New York - From Chicago To Newark To Facebook: A Stolen Tallis Returned, Thanks To Social Media
New York - It was Facebook to the rescue once again as a Chicago man was reunited with his stolen tallis thanks to social media.
Michael Levitian of Delray Beach, Florida was in Newark on business this past Wednesday when a man approached him and began discussing conspiracy theories about 9/11.
“I was on the streets in a bad part of Newark when someone who looked basically like a bum came to me and asked me for money,” Levitian told VIN News. “He told me how someone had bombed New York on September 11th and how the Jews never came. I told him I had heard all the theories and I sent him away.”
But half an hour later the man was back, this time holding a velvet bag.
“He said to me, ‘Do you want this?’” said Levitian. “To my full amazement he showed me what was obviously a very expensive tallis bag. I asked him where he had stolen it from, but he told me that he had hadn’t stolen it, that he had been working in New York and someone had left it and that he hadn’t stolen it.”
While Levitian, who came to the United States from Russia in 1989, said that he never buys stolen merchandise, he felt compelled to rescue the tallis.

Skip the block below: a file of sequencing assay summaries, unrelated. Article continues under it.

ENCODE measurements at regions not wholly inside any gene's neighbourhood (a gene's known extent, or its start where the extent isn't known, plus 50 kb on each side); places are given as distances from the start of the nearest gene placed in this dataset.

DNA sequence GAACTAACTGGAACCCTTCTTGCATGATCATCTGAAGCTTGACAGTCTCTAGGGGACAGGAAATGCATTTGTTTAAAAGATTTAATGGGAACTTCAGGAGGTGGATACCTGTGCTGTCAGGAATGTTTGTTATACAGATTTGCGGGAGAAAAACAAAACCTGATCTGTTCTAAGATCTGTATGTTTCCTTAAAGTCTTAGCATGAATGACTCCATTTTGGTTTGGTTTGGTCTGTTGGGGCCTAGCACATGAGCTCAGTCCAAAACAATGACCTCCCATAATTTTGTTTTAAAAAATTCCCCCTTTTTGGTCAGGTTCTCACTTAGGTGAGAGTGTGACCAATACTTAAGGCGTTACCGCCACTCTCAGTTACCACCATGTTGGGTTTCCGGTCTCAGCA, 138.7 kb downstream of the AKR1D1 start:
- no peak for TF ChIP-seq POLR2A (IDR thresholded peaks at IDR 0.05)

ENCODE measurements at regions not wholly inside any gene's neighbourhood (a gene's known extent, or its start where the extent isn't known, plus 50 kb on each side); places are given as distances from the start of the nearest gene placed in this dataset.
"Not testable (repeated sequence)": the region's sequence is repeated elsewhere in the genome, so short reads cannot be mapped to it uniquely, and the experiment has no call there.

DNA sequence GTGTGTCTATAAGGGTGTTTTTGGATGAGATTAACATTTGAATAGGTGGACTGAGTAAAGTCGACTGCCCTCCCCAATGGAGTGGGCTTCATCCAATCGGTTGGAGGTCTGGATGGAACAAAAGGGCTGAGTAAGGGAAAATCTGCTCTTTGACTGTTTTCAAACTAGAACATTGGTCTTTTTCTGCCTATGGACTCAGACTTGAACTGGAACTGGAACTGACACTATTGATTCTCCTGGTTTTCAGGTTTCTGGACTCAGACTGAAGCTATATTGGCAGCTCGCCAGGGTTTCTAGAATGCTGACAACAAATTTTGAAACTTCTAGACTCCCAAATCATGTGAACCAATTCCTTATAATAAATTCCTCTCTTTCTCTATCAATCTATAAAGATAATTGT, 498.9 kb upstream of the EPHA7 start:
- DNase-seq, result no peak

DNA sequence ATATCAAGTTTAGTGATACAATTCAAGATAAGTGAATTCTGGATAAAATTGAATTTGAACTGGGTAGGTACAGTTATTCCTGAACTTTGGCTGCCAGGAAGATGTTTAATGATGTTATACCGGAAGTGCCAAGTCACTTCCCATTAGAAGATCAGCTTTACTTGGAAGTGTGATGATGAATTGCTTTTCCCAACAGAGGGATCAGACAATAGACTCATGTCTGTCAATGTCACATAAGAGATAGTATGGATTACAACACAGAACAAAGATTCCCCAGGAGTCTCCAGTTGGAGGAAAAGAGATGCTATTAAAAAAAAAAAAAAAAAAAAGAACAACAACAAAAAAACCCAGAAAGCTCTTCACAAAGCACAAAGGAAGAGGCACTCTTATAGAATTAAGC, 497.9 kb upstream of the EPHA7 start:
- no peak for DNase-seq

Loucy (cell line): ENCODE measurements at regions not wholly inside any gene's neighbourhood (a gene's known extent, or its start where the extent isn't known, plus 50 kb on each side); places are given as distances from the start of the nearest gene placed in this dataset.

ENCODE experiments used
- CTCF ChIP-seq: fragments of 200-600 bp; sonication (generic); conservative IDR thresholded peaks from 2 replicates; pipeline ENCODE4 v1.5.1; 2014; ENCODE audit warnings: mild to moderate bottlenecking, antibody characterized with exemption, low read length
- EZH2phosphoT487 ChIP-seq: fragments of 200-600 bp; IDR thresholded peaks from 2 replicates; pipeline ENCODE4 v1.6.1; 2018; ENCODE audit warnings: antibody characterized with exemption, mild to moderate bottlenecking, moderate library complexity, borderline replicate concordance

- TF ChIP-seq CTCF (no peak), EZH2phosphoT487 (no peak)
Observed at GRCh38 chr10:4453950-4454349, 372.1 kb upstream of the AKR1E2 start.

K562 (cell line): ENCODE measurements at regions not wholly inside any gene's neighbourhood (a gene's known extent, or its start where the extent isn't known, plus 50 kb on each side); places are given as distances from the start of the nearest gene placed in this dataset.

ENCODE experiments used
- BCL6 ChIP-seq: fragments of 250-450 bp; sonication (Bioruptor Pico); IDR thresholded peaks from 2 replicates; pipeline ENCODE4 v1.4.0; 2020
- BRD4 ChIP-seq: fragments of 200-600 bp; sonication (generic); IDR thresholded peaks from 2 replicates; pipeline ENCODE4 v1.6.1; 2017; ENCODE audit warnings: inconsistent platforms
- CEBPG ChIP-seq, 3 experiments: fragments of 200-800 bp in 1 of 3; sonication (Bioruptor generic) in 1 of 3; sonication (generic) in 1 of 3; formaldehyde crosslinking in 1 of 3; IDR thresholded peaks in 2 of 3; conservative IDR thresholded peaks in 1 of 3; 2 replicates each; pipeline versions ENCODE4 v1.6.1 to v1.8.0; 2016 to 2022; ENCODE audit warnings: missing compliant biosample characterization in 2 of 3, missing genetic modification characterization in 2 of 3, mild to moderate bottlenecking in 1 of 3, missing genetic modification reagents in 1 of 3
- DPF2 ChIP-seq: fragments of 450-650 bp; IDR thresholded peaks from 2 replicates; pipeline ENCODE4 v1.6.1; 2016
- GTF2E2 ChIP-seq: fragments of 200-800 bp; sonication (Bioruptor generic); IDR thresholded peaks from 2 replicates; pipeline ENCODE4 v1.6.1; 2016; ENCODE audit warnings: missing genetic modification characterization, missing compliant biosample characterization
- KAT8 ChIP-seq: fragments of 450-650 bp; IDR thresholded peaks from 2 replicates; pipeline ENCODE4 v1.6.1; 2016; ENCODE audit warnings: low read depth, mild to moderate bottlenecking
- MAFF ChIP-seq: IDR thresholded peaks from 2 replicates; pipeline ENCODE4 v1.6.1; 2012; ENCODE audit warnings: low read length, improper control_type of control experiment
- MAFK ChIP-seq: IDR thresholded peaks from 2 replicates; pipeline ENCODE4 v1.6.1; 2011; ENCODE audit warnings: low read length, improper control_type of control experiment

“What kind of Jew would I be if I didn’t?” said Levitian. “He asked me for $50 which is probably more money than he ever saw in his life.”
The two negotiated a price, with Levitian handing over just $8 for the embroidered tallis bag, wondering what he should be doing with the obviously stolen merchandise.
“I had no clue what to do with it,” said Levitian. “There was no way I could use it. How could you put on a tallis knowing it was stolen? Every time you put it on, you would know that the loss of this item brought a great feeling of sorrow to someone else.”
Returning to his car, Levitian opened the tallis bag and saw that the tallis was adorned with an elaborate silver atara.
“Thank G-d he didn’t know the value of what he had,” said Levitian.
Levitian called his daughter, Liat, in San Francisco and asked her if she had any suggestions what to do with the tallis.
“She told me to go to the next synagogue,” said Levitian. “I told her, do you realize where I am? There is no synagogue.
Levitian returned home at approximately 5 PM and contacted the NYPD, hoping that perhaps they could help him return the tallis, but was told that they could not be of assistance. Not knowing what else to do, Levitian took a picture of the tallis bag and his daughter, who reads Hebrew, was able to identify the owner of the tallis as Meyer Emanuel.
The two decided that the best course of action would be to get word out about the stolen tallis on the internet in the hopes that who knew Emanuel would see the picture. Leviatian posted the story of the stolen tallis on Facebook at 7:30 PM and within three hours, he had been contacted by Meyer Emanuel of Chicago, who had lost his tallis on a flight to New Jersey on the morning of September 3rd.